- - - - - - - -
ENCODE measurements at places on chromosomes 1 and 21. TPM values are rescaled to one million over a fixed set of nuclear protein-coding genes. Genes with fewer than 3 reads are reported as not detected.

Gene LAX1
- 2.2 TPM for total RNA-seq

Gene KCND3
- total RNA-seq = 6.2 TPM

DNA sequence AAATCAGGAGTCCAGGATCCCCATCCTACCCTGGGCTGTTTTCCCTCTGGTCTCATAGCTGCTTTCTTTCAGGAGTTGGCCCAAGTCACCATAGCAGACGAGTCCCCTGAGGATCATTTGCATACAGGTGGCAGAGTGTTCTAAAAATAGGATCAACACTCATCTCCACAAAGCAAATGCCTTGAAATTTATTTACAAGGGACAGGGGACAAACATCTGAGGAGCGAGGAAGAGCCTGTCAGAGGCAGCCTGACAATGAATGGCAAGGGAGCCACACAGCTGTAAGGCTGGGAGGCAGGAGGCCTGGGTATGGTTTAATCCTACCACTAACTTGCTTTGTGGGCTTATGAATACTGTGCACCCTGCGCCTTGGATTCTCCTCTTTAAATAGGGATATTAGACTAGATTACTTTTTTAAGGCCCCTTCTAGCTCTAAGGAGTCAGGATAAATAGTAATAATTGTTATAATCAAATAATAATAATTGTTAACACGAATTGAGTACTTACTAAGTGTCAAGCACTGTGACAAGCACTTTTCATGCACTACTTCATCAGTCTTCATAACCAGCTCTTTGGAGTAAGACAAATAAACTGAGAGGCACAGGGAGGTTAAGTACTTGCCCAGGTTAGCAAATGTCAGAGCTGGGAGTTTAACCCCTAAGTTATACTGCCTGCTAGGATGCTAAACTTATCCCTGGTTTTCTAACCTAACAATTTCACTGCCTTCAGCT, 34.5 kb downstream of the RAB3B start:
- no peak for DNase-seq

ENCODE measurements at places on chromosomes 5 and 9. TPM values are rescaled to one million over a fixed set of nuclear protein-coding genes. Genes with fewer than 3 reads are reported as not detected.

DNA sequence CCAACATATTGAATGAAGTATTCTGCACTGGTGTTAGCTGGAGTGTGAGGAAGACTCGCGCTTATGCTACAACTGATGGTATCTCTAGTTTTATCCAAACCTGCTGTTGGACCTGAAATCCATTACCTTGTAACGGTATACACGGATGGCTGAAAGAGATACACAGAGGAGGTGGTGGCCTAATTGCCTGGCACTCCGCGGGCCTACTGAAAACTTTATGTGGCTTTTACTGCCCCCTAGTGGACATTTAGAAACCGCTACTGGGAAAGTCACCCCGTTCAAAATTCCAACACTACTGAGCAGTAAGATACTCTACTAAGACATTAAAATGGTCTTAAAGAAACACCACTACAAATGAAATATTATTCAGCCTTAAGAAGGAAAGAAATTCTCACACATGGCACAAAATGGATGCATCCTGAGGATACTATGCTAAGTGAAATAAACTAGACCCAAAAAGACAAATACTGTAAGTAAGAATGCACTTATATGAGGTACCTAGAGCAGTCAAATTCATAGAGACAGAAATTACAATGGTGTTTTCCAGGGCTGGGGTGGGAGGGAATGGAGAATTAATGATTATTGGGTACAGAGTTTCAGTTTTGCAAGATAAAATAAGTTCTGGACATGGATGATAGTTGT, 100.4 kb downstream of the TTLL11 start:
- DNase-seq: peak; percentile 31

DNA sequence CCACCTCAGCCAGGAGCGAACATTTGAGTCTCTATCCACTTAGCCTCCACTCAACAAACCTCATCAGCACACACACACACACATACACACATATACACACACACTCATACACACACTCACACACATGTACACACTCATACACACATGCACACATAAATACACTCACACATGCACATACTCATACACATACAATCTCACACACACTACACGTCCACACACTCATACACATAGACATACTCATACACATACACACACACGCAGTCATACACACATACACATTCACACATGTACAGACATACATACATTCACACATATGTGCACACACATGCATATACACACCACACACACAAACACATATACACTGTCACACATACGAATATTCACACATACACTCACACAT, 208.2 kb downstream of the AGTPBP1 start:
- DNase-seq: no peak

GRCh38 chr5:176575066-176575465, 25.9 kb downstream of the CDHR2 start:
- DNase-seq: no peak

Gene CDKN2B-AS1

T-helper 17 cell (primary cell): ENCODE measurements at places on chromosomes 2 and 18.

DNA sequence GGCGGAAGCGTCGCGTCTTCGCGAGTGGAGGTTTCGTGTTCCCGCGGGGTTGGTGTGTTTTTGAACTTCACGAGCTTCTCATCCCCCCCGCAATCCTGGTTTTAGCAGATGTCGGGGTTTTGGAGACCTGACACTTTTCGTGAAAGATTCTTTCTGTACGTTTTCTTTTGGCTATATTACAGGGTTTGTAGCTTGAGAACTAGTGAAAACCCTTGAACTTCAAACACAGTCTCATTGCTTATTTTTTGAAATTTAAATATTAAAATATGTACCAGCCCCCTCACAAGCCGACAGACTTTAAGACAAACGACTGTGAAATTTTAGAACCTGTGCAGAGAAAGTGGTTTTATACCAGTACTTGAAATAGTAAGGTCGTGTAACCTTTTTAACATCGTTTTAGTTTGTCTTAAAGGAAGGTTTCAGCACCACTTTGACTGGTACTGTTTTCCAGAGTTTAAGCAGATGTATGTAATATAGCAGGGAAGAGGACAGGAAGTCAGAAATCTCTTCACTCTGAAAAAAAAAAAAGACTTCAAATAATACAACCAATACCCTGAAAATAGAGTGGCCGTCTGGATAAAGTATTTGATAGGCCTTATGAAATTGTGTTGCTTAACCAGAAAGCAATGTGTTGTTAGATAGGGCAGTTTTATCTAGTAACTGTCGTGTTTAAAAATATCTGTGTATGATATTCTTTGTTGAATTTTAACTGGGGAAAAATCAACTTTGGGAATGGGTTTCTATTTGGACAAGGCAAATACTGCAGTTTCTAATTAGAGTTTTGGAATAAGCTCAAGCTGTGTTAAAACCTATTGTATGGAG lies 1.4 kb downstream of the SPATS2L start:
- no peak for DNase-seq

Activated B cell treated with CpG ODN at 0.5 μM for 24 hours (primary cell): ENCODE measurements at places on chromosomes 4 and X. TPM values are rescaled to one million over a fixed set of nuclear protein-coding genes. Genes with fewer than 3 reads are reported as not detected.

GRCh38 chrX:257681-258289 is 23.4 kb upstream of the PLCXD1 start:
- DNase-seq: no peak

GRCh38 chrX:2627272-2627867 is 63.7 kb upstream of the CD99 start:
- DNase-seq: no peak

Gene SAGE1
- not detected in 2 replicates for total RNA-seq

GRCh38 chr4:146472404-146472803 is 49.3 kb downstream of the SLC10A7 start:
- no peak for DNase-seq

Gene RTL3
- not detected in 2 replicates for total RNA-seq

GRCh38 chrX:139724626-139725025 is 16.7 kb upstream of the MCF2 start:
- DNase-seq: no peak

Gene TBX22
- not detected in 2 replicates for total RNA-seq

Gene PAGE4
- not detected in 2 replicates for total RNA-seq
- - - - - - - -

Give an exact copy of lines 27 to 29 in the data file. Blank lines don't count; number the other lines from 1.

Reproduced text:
- no peak for DNase-seq

Gene RTL3
- not detected in 2 replicates for total RNA-seq